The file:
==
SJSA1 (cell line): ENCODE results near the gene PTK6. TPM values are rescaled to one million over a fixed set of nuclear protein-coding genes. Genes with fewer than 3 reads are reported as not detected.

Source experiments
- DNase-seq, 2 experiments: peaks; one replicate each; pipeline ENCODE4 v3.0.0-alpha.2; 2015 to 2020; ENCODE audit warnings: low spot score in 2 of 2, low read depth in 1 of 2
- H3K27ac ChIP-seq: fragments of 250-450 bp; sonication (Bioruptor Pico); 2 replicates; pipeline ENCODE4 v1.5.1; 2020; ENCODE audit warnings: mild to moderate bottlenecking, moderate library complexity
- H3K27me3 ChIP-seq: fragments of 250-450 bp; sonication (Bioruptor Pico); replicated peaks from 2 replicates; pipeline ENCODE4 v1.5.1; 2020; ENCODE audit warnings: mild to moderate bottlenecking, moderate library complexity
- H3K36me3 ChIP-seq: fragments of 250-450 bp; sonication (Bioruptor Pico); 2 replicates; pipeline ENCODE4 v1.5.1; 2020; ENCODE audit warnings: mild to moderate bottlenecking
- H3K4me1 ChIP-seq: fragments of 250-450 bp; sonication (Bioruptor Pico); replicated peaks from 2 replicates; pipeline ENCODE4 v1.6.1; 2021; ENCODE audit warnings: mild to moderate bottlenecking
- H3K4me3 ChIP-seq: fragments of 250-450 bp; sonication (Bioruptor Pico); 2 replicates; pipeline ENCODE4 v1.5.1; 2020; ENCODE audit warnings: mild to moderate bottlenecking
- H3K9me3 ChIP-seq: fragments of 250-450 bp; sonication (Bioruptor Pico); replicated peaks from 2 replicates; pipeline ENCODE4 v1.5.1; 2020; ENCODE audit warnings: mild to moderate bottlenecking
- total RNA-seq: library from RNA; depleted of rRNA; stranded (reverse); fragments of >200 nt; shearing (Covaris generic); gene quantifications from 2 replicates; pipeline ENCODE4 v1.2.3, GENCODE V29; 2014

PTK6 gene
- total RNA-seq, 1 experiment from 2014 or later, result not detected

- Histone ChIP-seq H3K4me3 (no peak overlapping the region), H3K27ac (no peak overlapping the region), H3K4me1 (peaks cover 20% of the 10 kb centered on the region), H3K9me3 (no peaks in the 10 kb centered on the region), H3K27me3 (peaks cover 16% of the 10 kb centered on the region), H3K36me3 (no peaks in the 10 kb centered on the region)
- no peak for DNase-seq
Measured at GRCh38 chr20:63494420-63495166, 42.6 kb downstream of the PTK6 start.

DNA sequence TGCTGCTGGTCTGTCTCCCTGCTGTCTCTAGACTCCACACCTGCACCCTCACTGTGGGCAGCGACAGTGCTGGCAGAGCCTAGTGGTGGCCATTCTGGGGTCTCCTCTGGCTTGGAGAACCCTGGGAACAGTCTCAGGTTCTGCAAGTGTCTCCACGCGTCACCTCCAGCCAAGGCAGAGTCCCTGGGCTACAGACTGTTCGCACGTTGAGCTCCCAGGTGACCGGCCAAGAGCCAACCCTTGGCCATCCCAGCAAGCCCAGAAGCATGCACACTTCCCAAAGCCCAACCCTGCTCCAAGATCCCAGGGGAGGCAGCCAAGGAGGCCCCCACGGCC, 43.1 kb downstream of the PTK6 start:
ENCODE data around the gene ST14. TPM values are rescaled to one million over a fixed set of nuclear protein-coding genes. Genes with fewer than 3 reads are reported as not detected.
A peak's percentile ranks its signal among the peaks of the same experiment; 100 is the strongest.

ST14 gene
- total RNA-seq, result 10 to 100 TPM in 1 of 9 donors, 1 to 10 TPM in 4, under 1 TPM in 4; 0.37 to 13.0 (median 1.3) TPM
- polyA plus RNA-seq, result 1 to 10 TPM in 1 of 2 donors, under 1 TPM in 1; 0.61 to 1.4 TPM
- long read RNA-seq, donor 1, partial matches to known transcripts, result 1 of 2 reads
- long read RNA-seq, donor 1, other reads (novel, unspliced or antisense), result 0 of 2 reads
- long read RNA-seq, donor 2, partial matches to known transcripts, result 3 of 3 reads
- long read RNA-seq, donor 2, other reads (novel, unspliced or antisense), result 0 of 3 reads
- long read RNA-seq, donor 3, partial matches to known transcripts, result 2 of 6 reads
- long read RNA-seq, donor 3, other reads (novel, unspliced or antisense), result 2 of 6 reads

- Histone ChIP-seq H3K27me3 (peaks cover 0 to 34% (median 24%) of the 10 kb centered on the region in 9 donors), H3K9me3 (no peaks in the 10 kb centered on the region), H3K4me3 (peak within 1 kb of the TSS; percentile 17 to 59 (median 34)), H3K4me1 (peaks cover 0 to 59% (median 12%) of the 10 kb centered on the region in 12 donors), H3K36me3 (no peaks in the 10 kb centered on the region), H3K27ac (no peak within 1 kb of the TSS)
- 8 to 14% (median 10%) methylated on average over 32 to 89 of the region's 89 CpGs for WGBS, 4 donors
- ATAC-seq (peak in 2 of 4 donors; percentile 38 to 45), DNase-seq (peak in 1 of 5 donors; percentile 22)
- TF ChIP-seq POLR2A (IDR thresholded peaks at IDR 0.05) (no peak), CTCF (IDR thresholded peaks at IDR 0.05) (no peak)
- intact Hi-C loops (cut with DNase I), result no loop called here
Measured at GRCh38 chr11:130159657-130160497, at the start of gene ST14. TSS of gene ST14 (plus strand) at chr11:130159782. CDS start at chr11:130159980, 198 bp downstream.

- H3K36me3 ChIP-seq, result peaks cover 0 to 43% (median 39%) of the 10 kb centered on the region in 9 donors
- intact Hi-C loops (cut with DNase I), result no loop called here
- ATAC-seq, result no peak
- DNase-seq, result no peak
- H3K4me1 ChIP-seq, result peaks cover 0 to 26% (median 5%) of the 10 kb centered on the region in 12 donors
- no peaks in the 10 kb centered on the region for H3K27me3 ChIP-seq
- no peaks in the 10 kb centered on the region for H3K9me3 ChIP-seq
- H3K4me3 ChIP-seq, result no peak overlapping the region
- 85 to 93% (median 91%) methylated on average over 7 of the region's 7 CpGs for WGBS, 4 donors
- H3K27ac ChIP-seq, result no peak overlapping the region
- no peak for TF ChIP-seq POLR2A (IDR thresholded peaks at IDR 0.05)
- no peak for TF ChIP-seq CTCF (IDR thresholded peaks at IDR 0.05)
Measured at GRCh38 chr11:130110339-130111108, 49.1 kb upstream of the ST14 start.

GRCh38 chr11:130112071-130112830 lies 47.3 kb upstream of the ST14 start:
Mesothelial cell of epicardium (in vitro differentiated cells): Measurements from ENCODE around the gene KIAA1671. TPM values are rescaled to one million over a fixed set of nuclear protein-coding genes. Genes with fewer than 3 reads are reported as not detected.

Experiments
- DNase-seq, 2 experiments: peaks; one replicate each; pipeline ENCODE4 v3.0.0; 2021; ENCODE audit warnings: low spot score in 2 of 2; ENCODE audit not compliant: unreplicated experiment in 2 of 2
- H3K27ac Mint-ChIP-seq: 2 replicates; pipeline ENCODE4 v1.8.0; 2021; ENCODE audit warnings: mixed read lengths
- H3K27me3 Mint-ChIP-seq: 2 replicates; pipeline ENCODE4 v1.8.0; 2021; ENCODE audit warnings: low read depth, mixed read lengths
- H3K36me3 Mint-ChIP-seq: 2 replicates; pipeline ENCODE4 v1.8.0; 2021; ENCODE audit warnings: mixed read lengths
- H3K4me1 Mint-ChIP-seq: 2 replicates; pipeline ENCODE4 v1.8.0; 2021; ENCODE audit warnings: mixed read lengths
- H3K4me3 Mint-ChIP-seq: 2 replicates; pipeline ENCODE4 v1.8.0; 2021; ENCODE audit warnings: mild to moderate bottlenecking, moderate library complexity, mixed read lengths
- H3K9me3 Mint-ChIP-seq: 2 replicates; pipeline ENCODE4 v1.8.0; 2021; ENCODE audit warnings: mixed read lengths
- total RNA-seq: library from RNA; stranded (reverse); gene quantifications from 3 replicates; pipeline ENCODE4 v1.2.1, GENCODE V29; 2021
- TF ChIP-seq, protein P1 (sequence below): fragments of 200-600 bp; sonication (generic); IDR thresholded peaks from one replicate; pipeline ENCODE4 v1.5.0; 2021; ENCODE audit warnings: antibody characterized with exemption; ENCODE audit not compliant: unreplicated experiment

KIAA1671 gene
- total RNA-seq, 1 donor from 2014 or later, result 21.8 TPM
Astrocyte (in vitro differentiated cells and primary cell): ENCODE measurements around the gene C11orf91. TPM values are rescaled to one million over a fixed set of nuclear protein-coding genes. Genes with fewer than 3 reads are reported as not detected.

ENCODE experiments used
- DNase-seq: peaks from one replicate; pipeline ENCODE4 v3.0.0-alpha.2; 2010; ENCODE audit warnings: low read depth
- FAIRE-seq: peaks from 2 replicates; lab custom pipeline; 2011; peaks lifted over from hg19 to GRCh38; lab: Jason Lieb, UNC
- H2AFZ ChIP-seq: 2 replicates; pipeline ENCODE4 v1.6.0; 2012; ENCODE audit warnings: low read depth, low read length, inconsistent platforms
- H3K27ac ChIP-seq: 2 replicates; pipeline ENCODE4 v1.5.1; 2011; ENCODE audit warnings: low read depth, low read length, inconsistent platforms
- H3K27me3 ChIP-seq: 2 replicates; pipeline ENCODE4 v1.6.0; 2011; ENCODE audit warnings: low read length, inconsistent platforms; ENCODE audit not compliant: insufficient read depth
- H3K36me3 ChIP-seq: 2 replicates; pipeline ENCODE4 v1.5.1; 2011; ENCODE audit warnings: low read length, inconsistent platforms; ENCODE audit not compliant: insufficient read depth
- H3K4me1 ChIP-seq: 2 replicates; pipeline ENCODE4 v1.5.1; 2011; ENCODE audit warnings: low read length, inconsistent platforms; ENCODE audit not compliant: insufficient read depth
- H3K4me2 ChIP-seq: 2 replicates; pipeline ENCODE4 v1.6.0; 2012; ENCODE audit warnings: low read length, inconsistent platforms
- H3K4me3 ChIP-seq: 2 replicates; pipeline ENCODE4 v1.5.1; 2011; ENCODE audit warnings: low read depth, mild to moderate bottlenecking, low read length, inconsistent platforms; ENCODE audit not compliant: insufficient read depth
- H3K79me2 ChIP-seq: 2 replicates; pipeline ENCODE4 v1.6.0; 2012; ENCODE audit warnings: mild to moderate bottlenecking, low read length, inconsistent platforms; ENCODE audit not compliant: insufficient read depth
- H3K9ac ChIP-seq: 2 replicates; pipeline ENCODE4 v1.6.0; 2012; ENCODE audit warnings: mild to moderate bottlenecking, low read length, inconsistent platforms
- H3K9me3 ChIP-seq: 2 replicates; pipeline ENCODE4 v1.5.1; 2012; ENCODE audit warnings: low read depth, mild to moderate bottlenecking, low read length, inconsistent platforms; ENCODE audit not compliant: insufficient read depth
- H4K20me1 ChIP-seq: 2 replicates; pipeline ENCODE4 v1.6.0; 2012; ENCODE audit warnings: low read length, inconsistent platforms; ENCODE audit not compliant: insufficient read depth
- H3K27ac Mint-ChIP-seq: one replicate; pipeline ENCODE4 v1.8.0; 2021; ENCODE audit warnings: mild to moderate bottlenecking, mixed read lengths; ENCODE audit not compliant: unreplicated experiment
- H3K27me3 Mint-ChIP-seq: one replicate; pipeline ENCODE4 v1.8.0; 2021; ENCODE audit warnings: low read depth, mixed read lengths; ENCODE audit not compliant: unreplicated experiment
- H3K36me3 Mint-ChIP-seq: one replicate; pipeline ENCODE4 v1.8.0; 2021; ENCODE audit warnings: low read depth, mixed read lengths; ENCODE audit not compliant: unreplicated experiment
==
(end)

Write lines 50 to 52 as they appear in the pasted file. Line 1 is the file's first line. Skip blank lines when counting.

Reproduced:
- DNase-seq, 2 experiments: peaks; one replicate each; pipeline ENCODE4 v3.0.0; 2021; ENCODE audit warnings: low spot score in 2 of 2; ENCODE audit not compliant: unreplicated experiment in 2 of 2
- H3K27ac Mint-ChIP-seq: 2 replicates; pipeline ENCODE4 v1.8.0; 2021; ENCODE audit warnings: mixed read lengths
- H3K27me3 Mint-ChIP-seq: 2 replicates; pipeline ENCODE4 v1.8.0; 2021; ENCODE audit warnings: low read depth, mixed read lengths